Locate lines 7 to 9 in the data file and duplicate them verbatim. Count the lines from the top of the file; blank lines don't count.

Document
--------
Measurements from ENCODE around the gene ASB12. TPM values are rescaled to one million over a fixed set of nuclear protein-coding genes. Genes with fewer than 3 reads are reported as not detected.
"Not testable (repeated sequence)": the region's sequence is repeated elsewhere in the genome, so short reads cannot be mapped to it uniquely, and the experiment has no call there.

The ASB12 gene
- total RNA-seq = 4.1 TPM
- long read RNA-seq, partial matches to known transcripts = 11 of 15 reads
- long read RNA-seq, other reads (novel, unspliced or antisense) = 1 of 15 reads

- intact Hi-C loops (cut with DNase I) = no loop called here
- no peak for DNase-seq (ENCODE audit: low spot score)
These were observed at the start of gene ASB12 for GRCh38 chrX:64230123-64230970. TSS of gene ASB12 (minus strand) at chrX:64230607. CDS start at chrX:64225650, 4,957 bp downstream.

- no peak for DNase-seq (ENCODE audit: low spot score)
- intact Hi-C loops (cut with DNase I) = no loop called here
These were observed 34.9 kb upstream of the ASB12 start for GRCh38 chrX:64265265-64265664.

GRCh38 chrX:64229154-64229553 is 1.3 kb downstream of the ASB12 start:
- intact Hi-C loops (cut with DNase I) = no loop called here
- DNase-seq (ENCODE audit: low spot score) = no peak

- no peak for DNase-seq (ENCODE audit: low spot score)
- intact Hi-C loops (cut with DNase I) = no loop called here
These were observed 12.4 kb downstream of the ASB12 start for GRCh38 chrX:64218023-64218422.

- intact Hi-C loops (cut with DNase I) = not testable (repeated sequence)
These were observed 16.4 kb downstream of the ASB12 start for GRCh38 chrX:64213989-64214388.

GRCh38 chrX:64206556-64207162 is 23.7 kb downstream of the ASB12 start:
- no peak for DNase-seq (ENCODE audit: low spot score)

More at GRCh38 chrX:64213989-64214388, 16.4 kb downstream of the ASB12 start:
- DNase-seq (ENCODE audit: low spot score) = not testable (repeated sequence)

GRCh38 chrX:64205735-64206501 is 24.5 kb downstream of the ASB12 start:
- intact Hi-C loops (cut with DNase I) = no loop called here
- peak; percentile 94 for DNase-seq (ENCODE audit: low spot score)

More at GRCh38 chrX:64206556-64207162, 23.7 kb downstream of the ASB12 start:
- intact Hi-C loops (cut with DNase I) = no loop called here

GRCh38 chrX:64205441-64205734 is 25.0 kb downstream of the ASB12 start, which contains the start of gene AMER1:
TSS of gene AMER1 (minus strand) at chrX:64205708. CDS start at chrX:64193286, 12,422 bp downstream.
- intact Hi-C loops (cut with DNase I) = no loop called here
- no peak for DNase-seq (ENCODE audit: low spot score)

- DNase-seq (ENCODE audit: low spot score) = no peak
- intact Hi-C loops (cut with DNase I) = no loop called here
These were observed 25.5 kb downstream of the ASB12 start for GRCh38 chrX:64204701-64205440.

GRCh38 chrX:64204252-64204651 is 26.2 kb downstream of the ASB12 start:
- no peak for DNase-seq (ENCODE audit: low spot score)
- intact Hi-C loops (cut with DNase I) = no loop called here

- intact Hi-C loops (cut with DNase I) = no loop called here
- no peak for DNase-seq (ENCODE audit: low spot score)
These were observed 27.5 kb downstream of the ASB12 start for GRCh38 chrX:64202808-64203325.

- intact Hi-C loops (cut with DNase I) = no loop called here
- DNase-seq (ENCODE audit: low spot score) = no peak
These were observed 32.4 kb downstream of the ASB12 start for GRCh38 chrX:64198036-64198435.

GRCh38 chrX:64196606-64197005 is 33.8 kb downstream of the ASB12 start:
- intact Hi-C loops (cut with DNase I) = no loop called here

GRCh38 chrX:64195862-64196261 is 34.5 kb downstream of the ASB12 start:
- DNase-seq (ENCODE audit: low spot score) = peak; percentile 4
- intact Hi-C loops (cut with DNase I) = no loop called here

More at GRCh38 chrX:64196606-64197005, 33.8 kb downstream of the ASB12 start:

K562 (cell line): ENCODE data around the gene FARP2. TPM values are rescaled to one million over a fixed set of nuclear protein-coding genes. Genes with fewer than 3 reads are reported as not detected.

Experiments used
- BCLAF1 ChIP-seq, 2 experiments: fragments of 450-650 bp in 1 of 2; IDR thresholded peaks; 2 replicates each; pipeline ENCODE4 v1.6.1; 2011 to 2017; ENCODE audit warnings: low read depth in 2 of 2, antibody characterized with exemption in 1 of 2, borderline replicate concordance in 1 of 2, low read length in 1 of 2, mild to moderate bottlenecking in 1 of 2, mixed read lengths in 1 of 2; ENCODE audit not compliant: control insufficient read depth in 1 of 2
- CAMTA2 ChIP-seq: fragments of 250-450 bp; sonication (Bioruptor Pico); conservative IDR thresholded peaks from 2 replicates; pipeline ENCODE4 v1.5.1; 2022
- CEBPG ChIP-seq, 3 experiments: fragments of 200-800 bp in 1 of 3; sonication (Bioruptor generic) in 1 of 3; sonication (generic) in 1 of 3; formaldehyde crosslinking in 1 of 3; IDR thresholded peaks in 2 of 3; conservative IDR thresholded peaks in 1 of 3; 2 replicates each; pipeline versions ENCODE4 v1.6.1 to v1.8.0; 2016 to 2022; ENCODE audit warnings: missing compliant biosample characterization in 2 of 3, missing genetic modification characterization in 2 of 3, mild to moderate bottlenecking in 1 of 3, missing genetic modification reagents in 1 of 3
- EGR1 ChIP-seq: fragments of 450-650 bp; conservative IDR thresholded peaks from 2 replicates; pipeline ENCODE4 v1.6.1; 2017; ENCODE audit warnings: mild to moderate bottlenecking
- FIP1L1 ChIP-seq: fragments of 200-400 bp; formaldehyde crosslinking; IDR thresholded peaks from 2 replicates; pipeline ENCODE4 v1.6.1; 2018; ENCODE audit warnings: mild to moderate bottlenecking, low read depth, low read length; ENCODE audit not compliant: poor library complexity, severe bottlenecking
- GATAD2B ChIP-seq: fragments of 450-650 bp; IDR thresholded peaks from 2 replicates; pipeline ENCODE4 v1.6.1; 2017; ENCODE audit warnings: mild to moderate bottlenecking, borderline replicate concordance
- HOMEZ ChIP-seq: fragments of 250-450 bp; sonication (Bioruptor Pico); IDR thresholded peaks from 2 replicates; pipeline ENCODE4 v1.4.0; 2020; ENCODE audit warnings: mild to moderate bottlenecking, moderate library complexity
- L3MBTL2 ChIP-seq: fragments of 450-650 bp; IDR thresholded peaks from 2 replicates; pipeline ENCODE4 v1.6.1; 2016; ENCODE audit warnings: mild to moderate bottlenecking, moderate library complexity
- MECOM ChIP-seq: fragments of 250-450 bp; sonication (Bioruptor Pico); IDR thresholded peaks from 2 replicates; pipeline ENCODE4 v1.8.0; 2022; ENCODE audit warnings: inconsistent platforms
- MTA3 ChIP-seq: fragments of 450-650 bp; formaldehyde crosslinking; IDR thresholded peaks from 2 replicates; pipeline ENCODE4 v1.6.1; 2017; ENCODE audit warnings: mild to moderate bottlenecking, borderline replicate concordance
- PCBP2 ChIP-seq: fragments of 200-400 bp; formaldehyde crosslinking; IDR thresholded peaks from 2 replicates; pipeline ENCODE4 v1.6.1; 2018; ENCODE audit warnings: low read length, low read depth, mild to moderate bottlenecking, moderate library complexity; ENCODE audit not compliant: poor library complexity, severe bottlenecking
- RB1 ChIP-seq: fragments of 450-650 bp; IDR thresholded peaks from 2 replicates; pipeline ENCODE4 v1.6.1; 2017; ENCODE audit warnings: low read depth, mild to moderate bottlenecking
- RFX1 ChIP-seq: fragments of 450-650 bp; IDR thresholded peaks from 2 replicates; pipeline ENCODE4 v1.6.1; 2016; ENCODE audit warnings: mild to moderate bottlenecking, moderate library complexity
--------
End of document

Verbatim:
- intact Hi-C loops (cut with DNase I) = no loop called here
- no peak for DNase-seq (ENCODE audit: low spot score)
These were observed at the start of gene ASB12 for GRCh38 chrX:64230123-64230970. TSS of gene ASB12 (minus strand) at chrX:64230607. CDS start at chrX:64225650, 4,957 bp downstream.